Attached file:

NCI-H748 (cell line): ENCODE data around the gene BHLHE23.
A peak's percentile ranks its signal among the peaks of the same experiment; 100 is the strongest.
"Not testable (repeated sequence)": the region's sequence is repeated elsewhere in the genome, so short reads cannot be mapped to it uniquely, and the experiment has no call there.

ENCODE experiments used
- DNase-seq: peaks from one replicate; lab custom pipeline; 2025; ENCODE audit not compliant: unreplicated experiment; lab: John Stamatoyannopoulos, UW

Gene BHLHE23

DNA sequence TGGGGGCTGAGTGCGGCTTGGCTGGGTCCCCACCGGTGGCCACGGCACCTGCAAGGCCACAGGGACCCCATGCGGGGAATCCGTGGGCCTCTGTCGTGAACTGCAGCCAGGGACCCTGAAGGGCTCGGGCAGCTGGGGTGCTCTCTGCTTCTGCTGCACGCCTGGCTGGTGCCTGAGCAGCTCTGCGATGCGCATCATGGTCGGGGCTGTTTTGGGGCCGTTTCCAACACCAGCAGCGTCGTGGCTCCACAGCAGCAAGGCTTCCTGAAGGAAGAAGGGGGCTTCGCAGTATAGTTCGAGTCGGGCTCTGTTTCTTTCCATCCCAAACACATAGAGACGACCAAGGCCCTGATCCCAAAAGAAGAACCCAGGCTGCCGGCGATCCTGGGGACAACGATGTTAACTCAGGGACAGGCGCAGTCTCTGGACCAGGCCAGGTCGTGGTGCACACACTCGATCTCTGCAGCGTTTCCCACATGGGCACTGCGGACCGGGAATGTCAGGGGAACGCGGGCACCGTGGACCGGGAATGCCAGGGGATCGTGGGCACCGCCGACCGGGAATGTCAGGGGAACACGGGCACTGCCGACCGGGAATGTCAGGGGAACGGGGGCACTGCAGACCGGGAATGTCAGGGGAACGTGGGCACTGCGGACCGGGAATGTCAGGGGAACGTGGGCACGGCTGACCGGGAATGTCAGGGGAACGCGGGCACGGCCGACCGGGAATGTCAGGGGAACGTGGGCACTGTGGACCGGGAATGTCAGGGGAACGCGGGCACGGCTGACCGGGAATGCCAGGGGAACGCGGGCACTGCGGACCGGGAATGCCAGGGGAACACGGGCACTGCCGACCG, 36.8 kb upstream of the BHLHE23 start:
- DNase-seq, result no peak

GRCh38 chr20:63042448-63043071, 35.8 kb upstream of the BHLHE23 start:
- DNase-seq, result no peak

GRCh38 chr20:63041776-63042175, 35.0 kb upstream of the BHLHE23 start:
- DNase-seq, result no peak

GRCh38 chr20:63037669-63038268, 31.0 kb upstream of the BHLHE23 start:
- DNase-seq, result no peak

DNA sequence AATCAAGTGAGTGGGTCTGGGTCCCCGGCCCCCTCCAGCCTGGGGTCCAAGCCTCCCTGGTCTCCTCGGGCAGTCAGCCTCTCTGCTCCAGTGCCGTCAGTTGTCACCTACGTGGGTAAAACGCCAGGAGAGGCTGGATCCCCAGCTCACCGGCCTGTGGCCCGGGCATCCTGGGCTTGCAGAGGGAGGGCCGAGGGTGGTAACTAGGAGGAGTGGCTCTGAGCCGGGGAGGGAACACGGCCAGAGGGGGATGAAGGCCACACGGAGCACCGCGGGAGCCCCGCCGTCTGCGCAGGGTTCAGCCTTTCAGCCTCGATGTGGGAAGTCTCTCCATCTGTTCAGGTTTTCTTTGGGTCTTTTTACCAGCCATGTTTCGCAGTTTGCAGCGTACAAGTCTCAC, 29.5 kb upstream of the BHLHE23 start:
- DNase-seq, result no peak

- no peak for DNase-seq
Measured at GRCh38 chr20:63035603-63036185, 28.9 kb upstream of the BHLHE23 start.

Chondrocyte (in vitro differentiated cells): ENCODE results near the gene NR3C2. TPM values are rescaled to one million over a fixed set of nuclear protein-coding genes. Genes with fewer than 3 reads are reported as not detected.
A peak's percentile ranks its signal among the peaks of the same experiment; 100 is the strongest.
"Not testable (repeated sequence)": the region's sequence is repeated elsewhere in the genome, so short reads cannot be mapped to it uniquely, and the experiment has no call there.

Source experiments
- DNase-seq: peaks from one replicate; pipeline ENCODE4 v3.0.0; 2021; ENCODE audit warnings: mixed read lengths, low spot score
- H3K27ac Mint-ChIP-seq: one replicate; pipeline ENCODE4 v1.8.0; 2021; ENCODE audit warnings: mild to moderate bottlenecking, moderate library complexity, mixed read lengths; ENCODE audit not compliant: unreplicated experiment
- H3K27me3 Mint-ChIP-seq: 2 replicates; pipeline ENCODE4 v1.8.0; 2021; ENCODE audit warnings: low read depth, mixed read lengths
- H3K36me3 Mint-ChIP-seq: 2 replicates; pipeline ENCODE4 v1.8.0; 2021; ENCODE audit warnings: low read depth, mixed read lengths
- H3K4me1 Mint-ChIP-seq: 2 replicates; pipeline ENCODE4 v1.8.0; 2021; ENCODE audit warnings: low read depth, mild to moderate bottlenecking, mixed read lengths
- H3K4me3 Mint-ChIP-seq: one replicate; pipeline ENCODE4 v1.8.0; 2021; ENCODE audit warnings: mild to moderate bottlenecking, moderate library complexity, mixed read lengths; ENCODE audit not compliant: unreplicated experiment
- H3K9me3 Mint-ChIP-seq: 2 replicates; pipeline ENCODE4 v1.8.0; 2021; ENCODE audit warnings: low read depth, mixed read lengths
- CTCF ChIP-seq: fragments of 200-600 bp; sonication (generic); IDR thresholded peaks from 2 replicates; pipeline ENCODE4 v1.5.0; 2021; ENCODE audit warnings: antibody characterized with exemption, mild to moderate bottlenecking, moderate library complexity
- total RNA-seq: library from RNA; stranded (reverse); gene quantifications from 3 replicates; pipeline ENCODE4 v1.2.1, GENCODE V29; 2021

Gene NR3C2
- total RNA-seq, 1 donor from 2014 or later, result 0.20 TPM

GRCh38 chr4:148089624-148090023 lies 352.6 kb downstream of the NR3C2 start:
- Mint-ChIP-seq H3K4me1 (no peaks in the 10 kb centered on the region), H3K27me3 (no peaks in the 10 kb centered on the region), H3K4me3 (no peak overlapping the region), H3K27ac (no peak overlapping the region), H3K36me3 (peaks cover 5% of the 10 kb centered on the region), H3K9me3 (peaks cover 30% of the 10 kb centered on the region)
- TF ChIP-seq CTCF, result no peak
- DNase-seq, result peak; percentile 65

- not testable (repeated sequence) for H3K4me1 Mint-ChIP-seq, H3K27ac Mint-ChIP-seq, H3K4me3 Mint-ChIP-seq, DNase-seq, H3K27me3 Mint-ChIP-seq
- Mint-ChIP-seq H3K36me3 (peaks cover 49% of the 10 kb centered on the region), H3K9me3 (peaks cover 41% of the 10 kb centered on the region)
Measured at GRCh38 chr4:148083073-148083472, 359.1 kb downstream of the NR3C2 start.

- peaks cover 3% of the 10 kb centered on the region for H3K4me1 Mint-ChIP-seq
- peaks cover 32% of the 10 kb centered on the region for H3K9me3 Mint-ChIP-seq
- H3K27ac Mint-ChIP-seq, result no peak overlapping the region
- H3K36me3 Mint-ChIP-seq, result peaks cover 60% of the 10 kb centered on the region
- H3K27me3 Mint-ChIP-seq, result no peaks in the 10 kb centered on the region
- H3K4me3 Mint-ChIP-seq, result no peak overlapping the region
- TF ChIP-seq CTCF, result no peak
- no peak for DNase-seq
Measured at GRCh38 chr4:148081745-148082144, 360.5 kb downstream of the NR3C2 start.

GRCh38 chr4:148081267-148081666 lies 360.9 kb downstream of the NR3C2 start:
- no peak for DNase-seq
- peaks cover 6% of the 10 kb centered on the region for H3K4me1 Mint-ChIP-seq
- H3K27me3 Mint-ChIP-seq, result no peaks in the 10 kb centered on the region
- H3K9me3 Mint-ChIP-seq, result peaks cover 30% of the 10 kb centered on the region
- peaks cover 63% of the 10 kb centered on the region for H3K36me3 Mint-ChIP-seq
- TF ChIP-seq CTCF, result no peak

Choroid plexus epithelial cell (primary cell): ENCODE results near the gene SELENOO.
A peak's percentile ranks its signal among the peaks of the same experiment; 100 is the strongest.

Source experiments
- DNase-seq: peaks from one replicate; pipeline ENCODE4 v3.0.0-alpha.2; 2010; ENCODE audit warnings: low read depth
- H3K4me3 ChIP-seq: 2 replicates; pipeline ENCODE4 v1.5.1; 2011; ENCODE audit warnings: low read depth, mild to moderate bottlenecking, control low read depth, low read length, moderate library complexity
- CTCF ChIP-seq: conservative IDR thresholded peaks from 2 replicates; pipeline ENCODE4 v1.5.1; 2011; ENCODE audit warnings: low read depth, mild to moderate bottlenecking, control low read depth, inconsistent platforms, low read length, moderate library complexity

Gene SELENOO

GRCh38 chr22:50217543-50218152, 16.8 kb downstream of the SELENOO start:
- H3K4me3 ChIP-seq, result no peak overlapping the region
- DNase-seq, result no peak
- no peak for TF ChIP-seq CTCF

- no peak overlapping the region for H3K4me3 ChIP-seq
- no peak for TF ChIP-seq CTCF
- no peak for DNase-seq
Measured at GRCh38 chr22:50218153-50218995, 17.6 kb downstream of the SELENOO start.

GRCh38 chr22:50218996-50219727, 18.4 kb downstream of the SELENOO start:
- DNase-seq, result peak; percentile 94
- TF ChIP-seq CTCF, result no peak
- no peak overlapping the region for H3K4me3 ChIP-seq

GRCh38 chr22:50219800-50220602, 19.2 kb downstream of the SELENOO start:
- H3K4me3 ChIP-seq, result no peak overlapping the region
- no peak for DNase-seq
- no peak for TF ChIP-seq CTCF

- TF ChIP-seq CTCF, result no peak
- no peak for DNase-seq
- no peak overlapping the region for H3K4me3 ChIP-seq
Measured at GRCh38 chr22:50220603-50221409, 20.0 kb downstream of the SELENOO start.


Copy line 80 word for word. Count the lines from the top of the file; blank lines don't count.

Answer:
- TF ChIP-seq CTCF, result no peak